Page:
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Breast cancer is a common disease in women. The lifetime risk of breast cancer is about 1 in 12 in the UK, 1 in 10 in The Netherlands, and 1 in 8 in the USA.1 The majority of women are affected in the peri- or postmenopausal years: about 75% of all breast cancer cases are diagnosed after the age of 50.2 In western countries about 5 to 10% of breast cancer is the result of a genetic predisposition. The most important genes that are involved in this genetic predisposition and have been localised are BRCA1 and BRCA2,3,4 but these genes only explain a small proportion of the aggregation of breast cancer.5 The lifetime risk of breast and ovarian cancer in BRCA1 and BRCA2 mutation carriers is high, and women are generally affected at younger ages. The recent detection of these cancer genes has led to much media attention. As a consequence, an increasing number of women with one or more relatives with breast cancer visits a family cancer clinic with questions about their risk of developing breast cancer. At these clinics the woman’s risk of breast cancer based on the family history can be assessed. The aim of this risk assessment is to identify women with a genetic susceptibility and an associated increased risk of developing breast cancer. The individual risk assessment is very important, particularly for the women whose risk of developing breast cancer is deemed to be at least moderately increased, because decisions have to be made about breast surveillance and possibly DNA testing. This leads to an increasing need for accurate prediction methods to assess individual risks of breast cancer.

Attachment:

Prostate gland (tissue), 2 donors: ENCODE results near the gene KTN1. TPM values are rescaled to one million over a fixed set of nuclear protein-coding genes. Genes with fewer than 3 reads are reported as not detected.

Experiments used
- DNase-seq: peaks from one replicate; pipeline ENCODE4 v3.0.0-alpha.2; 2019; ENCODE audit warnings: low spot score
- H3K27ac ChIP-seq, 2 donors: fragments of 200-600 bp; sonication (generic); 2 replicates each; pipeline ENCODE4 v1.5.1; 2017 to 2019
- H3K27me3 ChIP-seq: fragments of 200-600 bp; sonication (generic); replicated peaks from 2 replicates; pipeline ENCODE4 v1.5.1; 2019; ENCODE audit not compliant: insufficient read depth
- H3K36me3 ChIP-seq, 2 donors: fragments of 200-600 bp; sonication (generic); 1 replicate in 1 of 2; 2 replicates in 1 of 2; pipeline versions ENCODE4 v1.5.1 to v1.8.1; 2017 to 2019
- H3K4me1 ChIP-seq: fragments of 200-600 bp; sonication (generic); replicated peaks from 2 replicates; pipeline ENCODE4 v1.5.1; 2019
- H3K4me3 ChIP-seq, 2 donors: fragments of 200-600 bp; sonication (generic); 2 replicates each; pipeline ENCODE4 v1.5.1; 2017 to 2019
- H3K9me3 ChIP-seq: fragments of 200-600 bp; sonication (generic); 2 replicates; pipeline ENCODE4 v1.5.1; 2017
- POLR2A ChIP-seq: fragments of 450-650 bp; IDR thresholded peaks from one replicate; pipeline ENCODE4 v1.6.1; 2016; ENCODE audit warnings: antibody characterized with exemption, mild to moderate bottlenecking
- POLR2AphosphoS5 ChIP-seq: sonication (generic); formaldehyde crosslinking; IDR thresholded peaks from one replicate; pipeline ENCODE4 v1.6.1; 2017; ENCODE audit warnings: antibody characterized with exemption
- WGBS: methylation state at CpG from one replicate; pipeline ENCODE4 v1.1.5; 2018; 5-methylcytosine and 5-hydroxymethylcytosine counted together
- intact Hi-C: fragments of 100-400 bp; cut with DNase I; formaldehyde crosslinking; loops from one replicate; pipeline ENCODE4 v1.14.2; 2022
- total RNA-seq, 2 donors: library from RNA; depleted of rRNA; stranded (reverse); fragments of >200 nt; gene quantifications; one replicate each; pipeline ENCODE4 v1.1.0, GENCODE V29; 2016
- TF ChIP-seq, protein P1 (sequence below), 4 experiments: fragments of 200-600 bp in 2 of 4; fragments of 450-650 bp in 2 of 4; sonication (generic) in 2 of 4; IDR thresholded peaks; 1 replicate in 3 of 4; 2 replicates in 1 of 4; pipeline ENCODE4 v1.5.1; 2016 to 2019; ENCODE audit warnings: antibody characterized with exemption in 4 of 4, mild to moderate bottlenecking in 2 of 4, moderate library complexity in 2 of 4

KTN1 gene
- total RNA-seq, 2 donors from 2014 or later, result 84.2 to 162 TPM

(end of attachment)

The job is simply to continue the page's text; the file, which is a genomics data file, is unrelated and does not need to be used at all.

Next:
Current guidelines for risk assessment are often based on the family history of breast cancer in the first and second degree relatives.6 In the presence of a dominant mutation, and especially in the case of a dominant disorder with complete penetrance at birth, it may be possible to detect the lineage in a pedigree along which a mutation was inherited. The more extended a pedigree is, the easier it is to detect these lineages. Consequently, it can be hypothesised that using additional information on third degree relatives improves the accuracy of risk assessment and may lead to a therapeutic strategy that is more appropriate for the counsellee. However, collecting and incorporating this information may be very time consuming, especially if all pathology reports must be considered. Only if for a sufficient number of counsellees the additional information leads to a more appropriate therapeutic strategy is it worth changing the current guidelines in order to base medical decisions on third degree relatives too. This was evaluated for the counsellees’ female cousins by means of a simulation study. This study and the results found are described in this paper. Other third degree relatives were not considered, since these relatives are in general either too young to have been affected by breast cancer or they had died a long time ago, which makes information less reliable.